These instructions are the same as found in the Microsoft article Hyperlinks are not working in Outlook (MSKB 310049).
You need to restart Windows for the change to take effect.
Set Program Access in Control Panel
You can set program defaults through the Control Panel or Settings. If the above methods fail, use this method to set the default browser.
In Windows 10, open the Settings app then find Default Apps (or search for Default Apps using Cortana.) Find Web Browser in the list and change it to Edge or Internet Explorer.
In Windos 7/8 or Vista, access the Default Programs applet from the Start menu or Control panel. Click on the "Set program access and computer defaults" (last option) then expand Custom. In "Choose a default web browser", check on the "Internet Explorer" option and click the OK button.
tgrf makes this suggestion as one possible cause and solution:
I am using Outlook in Office 2010, Windows 7, and IE8. I just fixed this problem when trying to set up my junk mail filter. Click on any email header. Select Junk mail menu, then Junk mail options. Clear the check mark at Disable links and other functionality in phishing messages.
I can't vouch for this solution but its painless and easy to try. Links are disabled by default for all users. The restrictions error is typically caused by browser settings.
Removed Internet Explorer as an Optional Feature in Windows 10
Albert discovered removing Internet Explorer as an Optional Feature in Windows 10 is responsible for this error:
I stumbled on another cause that I don't see mentioned here. I had noticed that in Windows 10, Internet Explorer is one of the things that can be removed using "Optional Features". So since I wasn't using it, I uninstalled it. That's when the problem started: any links in Excel or Word to external files, URLs, etc., stopped working and gave the error message described here. Solution, of course, was to re-install IE from "Optional" features and reboot. Then, everything worked, and the system even still retained Chrome as the default browser.
Alan has this suggestion:
I found that re-installing Google Chrome or FireFox and setting it as the default, the hyperlinks worked. I then went to Internet Explorer and set it as the default browser. I again checked the hyperlinks, and again they worked. I then un-installed Google Chrome and have had no problems since. Hopefully this will work for others as well.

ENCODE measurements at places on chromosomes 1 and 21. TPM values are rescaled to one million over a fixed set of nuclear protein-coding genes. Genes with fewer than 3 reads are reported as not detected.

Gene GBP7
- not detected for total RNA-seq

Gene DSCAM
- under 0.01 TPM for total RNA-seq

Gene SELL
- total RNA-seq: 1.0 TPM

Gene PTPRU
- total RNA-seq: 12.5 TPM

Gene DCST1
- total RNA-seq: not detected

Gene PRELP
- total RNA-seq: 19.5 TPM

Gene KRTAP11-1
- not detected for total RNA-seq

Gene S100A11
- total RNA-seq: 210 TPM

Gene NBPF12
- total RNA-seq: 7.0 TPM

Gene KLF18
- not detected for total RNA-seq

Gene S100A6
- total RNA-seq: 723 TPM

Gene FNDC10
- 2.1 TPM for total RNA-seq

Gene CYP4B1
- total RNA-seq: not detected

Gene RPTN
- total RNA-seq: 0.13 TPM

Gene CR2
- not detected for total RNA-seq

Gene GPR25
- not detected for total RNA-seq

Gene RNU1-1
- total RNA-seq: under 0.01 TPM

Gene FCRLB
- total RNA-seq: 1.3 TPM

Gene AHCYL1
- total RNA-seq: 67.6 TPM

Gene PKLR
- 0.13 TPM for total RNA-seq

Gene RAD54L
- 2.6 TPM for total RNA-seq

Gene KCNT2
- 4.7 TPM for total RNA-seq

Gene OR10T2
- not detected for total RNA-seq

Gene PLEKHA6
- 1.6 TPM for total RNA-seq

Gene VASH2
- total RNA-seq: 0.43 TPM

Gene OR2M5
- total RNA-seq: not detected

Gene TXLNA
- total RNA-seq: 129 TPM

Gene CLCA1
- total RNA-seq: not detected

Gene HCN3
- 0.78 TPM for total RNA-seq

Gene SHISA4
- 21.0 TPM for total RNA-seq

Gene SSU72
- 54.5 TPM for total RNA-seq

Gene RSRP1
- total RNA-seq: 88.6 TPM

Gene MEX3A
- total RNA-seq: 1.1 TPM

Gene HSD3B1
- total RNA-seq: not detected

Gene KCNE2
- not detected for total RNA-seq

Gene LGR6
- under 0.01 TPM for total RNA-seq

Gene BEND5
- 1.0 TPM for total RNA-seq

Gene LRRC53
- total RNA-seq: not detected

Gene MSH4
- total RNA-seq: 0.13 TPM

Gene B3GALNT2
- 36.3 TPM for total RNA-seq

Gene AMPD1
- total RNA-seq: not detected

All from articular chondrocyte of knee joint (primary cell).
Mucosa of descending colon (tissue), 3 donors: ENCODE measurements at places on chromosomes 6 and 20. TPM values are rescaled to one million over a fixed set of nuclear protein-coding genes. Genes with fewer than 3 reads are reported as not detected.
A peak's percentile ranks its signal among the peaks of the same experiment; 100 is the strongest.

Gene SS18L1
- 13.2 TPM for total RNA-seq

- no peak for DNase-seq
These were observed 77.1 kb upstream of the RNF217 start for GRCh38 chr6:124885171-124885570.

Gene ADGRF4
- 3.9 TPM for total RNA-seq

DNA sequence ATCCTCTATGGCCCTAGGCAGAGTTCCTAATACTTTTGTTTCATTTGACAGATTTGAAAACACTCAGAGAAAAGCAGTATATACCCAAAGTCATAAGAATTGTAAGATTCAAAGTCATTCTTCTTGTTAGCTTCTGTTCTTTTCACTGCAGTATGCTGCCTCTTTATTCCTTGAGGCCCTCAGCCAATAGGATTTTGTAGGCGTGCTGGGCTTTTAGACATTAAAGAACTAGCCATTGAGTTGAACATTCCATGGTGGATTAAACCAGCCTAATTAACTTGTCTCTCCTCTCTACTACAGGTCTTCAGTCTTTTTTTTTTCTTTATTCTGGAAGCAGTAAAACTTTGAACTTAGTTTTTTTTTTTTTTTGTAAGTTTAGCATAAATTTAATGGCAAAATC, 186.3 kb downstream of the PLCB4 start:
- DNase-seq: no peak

While I haven't tested Alan's solution, it's logical that it will work. Possibly the most common cause is because users uninstall Firefox or Chrome while either is set as default and setting IE as default before uninstalling would prevent the problem. If Alan's solution doesn't work, make sure Chrome is not running when you set IE as the default browser.
From Greg Chapman: "This is IMPORTANT - Close Chrome and make sure it isn't running in Task Manager because even when you close it, it can remain running. Open IE and reset it as default."
There are several other causes of this error. In most cases, they do not affect hyperlinks in Outlook. If you found this page searching for the error message, check out the following pages. Note that if you receive this error on a computer at work, you should contact your administrator, they may want access to applications restricted for security reasons.
Empty Outlook's Securetemp folder
This solution suggested by Lain should not cause the restriction error message, however, it's not harmful (and can be beneficial for other reasons) so I'm going to include it here. If it works, it doesn't have to make sense to me and if it doesn't work, you cleaned some old files off your hard drive. It's a win-win either way.
For Outlook 2007 and newer, type Shell:cache in File Explorer's address bar and press Enter. Outlook uses the folder Content.Outlook. If you don't see the Content.Outlook folder, its because you are not showing hidden files and folders. You can type Content.Outlook at the end of the file path and press Enter or show hidden files and folders.
See Outlook SecureTemp Files Folder for more information and steps needed to find the folder.